The following feature appeared in the April 2008 edition of AsianInvestor magazine. For subscriptions, please contact Richard Santoro on [email protected].
Transition managers report a rapid rise in mandates from institutional investors in Asia and Japan. In many cases, such mandates have yet to be implemented, or are still under discussion. Investors from this region have not yet committed themselves to re-entering capital markets following a flight to cash and to Treasuries in the fourth quarter of 2008. But transition managers in the region say they have never been busier. The region’s institutions are getting ready to make some moves.
So far, Asian investors have hesitated to implement their new strategic asset allocations – unlike investors in Australia, America and Europe. In western countries, pension funds continue to pursue a disciplined rebalancing strategy. In Australia, for example, many superannuation funds continue to have a domestic equity bias, and have been steadily filling up on stocks in order to maintain a certain weighting.
Asian investors, in contrast, have shown greater willingness to keep their cash on the sidelines. This is not just true of central banks and sovereign wealth funds, but of those with liabilities, such as pension funds and insurance companies. Investors have uniformly been prepared to wait despite cheap valuations across asset classes, because they have no certainty that markets are near bottom.
This hesitation masks an enormous amount of work in preparation for executing a variety of strategies. Transition managers are brought in to help an institutional investor shift assets out of one portfolio to another without having to go to cash, using their access to liquidity to effect transitions that are as swift as possible without creating undue market impact or other costs.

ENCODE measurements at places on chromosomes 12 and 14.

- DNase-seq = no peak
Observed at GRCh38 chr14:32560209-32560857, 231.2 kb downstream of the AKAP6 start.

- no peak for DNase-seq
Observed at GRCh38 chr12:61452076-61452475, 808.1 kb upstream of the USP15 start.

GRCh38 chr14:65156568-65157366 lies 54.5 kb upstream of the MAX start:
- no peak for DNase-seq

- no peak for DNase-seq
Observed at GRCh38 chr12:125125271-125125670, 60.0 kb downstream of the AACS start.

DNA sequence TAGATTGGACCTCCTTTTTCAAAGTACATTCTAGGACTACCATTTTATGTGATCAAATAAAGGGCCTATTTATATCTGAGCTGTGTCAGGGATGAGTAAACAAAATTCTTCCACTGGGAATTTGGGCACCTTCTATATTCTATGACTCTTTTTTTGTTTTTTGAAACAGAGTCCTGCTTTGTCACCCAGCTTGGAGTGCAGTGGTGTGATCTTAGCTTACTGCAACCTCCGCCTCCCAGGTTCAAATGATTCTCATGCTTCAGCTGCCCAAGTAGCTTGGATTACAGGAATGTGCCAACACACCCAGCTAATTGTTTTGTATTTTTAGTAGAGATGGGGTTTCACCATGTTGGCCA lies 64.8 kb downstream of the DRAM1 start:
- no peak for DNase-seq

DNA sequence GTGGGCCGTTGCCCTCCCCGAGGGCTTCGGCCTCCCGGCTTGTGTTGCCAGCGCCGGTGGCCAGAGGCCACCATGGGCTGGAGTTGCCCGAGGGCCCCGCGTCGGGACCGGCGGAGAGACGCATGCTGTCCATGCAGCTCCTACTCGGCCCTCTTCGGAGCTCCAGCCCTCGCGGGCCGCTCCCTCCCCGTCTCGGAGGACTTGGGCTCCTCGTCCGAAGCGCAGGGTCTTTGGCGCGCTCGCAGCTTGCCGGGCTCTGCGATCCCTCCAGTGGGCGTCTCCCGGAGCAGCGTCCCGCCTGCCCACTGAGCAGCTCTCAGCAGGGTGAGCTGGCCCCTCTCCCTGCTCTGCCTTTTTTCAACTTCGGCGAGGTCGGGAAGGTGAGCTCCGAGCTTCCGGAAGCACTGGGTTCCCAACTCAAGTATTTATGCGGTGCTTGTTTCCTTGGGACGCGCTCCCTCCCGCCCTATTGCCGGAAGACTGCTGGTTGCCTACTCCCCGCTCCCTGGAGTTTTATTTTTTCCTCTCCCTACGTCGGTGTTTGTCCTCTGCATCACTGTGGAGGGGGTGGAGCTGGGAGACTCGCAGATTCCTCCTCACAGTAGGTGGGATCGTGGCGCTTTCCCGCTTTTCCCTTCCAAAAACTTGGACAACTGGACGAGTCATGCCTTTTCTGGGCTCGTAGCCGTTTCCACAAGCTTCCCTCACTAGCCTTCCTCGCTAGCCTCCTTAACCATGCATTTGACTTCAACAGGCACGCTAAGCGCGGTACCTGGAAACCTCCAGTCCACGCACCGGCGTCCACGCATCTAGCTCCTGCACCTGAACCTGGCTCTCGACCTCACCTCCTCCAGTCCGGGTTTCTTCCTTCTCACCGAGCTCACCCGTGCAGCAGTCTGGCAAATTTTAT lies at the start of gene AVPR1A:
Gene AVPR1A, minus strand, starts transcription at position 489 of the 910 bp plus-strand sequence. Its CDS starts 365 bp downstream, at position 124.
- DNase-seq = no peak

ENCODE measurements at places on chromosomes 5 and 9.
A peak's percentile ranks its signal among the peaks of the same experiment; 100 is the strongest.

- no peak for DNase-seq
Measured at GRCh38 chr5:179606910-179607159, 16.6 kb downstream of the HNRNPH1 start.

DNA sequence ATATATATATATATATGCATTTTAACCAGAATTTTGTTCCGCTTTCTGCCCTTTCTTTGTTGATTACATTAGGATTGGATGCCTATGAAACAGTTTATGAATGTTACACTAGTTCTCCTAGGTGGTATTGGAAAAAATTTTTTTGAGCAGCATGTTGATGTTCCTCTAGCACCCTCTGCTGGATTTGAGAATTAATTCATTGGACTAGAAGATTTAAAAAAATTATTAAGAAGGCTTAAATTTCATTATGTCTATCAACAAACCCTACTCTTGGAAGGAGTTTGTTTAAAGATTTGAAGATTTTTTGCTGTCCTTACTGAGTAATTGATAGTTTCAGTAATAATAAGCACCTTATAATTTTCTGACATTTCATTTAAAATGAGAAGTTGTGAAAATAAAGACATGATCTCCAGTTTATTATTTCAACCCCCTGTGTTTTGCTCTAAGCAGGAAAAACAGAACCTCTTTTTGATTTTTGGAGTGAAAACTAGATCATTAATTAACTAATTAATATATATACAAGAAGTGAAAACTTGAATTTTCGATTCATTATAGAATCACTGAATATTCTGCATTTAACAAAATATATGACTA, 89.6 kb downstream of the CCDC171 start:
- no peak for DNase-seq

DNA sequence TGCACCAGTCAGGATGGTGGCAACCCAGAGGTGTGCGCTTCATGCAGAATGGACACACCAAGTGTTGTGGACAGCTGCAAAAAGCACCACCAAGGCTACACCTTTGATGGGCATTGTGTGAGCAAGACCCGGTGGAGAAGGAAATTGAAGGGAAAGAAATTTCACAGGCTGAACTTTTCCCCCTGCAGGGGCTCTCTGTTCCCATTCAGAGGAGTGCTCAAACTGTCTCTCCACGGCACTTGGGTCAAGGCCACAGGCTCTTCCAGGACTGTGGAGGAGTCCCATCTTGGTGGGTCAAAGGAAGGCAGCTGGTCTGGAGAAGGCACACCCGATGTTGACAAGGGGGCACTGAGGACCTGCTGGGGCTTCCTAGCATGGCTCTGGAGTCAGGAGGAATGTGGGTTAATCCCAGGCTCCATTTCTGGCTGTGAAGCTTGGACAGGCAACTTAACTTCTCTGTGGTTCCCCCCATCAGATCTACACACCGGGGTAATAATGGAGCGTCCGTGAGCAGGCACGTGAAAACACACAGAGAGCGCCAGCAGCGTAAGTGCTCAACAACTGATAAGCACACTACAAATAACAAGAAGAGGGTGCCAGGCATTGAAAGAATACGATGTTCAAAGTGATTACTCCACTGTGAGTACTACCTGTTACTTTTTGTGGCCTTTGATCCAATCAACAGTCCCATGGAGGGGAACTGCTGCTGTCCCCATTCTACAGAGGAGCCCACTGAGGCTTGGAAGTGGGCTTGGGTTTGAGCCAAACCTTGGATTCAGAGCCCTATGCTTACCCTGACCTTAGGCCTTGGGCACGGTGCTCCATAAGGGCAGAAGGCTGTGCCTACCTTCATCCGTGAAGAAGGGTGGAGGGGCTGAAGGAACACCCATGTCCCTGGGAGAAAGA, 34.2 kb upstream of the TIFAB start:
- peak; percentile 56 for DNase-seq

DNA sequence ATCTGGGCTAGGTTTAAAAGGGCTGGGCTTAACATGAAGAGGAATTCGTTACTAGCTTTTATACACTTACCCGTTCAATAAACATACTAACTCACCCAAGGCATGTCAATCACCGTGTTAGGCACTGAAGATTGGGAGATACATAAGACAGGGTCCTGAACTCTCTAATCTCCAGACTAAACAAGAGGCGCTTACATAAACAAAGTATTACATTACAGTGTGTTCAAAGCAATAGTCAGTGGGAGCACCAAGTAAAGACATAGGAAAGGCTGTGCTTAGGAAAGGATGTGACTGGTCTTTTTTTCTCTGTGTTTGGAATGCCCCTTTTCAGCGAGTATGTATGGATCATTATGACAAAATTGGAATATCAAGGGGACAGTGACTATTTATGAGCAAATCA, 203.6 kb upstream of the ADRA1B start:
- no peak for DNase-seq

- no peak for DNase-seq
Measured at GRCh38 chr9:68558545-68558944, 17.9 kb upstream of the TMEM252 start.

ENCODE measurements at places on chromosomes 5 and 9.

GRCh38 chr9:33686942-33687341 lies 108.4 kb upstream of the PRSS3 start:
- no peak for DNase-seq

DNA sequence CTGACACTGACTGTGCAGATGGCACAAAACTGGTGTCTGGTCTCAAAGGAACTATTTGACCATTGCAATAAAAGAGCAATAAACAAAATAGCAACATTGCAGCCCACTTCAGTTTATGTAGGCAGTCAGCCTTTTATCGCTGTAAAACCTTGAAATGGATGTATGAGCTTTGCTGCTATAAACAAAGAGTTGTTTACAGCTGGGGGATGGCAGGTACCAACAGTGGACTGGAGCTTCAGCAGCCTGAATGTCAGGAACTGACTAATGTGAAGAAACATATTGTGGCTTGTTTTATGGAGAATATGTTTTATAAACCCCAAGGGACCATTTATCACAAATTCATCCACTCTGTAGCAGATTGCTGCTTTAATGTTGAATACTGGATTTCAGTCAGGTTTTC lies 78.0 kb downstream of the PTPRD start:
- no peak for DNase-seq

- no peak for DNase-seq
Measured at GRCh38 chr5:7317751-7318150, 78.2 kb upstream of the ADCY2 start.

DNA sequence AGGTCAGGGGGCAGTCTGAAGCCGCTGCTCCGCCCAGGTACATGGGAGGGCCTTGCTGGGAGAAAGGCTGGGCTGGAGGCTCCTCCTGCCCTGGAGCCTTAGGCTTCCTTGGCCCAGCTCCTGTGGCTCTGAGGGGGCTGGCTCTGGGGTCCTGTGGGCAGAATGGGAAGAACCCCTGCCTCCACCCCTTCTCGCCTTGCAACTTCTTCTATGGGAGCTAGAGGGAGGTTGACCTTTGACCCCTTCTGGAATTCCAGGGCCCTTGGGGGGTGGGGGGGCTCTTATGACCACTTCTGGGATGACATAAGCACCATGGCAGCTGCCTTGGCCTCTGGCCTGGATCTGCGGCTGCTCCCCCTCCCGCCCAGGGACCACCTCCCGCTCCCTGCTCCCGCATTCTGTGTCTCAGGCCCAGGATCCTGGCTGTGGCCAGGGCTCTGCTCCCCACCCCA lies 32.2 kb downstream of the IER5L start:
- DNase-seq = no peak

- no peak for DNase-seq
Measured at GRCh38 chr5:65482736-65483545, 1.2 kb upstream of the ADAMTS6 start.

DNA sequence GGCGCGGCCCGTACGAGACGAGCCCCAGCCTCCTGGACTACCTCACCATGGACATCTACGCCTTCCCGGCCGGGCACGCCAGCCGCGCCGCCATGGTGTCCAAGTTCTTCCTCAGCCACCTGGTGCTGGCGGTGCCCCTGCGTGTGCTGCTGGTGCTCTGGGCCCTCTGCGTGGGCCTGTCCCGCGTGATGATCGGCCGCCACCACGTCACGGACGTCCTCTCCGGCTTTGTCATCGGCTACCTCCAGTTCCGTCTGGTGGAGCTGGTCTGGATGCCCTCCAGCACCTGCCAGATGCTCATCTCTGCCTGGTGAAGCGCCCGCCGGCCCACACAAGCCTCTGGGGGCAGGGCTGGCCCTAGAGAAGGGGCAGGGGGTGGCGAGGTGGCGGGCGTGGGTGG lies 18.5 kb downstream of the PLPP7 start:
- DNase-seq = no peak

Amid the wreckage of the global financial crisis, transition management has also become an important risk-management (or more accurately, risk-mitigation) tool.
“Hiring a transition manager makes someone accountable for moving assets from a legacy manager to a target manager,” notes Nick McDonald, Hong Kong-based principal at Mercer Sentinel. “There’s performance to measure, which is important when you want to preserve capital.”
But deals in Asia get sealed more slowly. Duncan Klein, head of transition management for Asia ex-Japan at JP Morgan Worldwide Securities Services, notes that the managers running government or quasi-public funds may be keen to implement a mandate, but need to get internal sign offs and approvals. He expects the second half of 2009 and most of 2010 to be extremely busy.
For once, however, a rise in transition activity does not suggest a particular trend. This is new for Asia and Japan. Transition management has only been in use here for four or five years, and service providers – brokers, consultants, custodians – have spent most of that time ‘educating’ clients (ie trying to sell) rather than actually doing many deals. But when there has been activity, managers could identify general trends, as the region’s investors moved to specialist managers or international allocations, for example.
The industry entered a unique period in the fourth quarter of 2008. After the Lehman Brothers collapse, transitions suddenly became about just one thing: liquidating positions. This was unusual, because the point of transitions is to avoid going to cash. The raging credit crisis, however, had prompted Asian investors to hire experts to help them exit volatile markets with their assets intact.
Having exited markets, Asian investors’ strategy is no longer easy to pin down. This is a welcome development. The fact that many mandates are being awarded or considered, but across a variety of strategies, is a sign that the region’s institutions are not following the pack. They are acting in accordance with their own risk appetites, in-house capabilities and diverse strategic asset allocations to an extent never seen before.
But to some extent this variety reflects the impact that market volatility has had on fund managers’ performance. Dispersions of returns are now so great, that it is forcing investors to react in different ways.
“Volatility exceeded investors’ expectations, therefore many funds are looking to make adjustments,” says Gene Reilly, managing director at Goldman Sachs in Hong Kong. He says this runs the gamut from shifting out of badly performing fund managers to fundamental changes in asset allocation.
Nonetheless, some transition managers discern two patterns that account for much of the current positioning.